The Philippines' health department on Sunday apologised for comments it made a day earlier that two batches of coronavirus test kits provided by China were substandard.
Undersecretary for health Maria Rosario Vergeire said on Saturday that some of the kits made by BGI Group and Sansure Biotech were only 40 per cent accurate in diagnosing Covid-19 and that some of them would have to be discarded as a result.
China's embassy in Manila rejected those accusations, saying the kits complied with World Health Organisation standards and that they had played "a significant role" in enabling the Philippine government to deal with the Covid-19 epidemic.
"The quality of the 2,000 test kits from BGI Group, and 100,000 nucleic acid test kits from Sansure Biotech … is very good and there does not exist any accuracy problem," it said.
The embassy described the health department's comments as irresponsible and said they could lead to public misunderstanding and disturb cooperative efforts in fighting the disease.
The Philippines on Sunday apologised for the comments and acknowledged that the quality of the test kits did meet global standards.
"The Department of Health wishes to clarify that the initial 2,000 BGI RT-PCR test kits and the 100,000 Sansure RT-PCR test kits donated by the Chinese government have been assessed by the RITM to be on a par with test kits provided by the World Health Organisation," it said.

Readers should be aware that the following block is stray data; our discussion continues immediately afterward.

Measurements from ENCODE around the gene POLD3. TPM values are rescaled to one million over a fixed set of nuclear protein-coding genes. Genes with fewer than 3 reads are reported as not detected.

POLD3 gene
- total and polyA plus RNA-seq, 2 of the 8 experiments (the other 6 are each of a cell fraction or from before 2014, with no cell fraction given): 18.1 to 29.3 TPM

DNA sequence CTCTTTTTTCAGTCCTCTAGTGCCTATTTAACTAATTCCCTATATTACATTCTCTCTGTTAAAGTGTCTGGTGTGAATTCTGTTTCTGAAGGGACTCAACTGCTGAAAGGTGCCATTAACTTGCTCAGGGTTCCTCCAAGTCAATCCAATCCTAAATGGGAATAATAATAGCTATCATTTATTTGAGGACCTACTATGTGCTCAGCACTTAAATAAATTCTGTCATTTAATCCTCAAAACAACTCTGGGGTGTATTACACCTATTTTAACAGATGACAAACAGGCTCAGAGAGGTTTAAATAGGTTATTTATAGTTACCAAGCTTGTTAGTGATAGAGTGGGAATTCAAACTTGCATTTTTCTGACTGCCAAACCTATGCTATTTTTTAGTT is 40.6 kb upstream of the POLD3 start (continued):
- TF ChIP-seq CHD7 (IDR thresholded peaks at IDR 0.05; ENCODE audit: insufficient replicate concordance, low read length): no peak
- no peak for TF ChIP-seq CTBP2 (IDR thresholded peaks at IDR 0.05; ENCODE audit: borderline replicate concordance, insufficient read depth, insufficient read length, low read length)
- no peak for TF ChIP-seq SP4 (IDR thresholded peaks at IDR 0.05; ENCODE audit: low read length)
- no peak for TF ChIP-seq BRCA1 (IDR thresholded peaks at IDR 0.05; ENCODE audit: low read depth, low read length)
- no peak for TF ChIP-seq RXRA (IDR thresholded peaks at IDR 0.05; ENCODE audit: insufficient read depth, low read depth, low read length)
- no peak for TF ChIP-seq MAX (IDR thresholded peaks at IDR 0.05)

The comments made in its earlier statement referred to another brand of test kits that had been donated from another source, it said.
Chinese tabloid Global Times said in a commentary piece on Sunday that Beijing should improve its quality control with regards to exports of medical equipment and not cover for firms that produce substandard products.
But it also called for nations to remain calm and not politicise the issue. Foreign governments should buy products only from companies recommended by the Chinese embassy in their jurisdiction, it said.
The dispute between the China and the Philippines came just a day after Chinese biotech company Shenzhen Bioeasy Biotechnology promised to replace a batch of substandard test kits it had provided to Spain.
The Spanish Society of Infectious Diseases and Clinical Microbiology said earlier that Bioeasy's nose swabs had an accuracy rate of less than 30 per cent.
In its defence, the Chinese embassy in Madrid said Bioeasy was not on an approved vendor list agreed by Beijing and Madrid.
Meanwhile, the Dutch health ministry said on Saturday it had recalled 600,000 of the 1.3 million face masks manufactured in China because they failed to meet safety requirements.
Tests found that the masks - some of which had already been distributed to hospitals - failed to close over the face properly and had defective filters. Agence France-Presse reported.
Despite the occasional hiccup, China continues to ship its medical supplies and expertise around the world in support of the global battle against Covid-19.
On Saturday, a team of 15 experts and 17.5 tonnes of medical supplies set off for Britain, which is facing a growing caseload of infections that includes Prime Minister Boris Johnson and Prince Charles.
Beijing also dispatched medical teams and supplies to Laos and Pakistan over the weekend, while others are already working in Iran, Iraq, Cambodia, Italy and Serbia.
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